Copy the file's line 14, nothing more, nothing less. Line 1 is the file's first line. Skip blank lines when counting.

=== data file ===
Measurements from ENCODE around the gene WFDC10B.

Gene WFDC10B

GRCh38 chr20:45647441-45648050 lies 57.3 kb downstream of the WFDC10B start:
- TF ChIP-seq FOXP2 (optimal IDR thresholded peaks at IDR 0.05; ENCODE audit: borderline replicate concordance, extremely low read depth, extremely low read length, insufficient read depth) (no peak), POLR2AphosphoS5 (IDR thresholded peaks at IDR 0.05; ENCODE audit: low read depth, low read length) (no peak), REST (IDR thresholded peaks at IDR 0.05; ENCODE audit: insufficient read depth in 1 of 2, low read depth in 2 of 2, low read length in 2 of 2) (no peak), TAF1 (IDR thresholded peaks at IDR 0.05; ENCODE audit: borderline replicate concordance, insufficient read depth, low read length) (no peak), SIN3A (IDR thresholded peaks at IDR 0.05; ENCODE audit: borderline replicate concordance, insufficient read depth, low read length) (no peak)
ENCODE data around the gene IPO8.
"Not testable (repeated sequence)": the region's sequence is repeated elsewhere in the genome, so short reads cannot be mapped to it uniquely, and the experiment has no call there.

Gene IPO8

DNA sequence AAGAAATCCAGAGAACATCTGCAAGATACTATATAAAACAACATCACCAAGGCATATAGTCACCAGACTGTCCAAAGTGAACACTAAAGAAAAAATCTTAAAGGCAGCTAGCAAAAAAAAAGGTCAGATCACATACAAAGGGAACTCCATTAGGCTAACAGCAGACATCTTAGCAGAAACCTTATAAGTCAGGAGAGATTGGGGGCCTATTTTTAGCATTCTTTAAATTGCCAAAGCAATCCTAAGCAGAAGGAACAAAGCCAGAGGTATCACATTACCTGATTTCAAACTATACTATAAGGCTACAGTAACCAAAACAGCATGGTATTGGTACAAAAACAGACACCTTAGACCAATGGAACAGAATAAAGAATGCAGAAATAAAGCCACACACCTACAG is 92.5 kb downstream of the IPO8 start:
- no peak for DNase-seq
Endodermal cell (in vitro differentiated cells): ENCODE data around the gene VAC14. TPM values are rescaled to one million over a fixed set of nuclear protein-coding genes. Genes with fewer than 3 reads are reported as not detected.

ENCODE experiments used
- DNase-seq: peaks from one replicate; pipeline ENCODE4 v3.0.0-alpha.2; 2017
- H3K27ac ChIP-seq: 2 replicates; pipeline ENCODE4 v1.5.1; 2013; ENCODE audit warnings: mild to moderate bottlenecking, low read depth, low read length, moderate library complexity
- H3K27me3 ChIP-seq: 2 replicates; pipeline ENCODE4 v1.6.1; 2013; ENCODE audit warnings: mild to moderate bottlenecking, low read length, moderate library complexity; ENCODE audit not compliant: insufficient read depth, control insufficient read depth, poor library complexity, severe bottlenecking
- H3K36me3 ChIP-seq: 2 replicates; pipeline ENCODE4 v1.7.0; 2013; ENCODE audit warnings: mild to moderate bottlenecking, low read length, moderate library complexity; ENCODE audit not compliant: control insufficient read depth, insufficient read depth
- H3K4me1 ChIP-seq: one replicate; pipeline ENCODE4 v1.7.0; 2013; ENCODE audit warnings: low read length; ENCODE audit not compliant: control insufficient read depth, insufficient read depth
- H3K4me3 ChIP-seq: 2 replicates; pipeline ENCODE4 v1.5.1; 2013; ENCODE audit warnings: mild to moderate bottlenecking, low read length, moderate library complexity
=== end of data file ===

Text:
- H3K27me3 ChIP-seq: 2 replicates; pipeline ENCODE4 v1.6.1; 2013; ENCODE audit warnings: mild to moderate bottlenecking, low read length, moderate library complexity; ENCODE audit not compliant: insufficient read depth, control insufficient read depth, poor library complexity, severe bottlenecking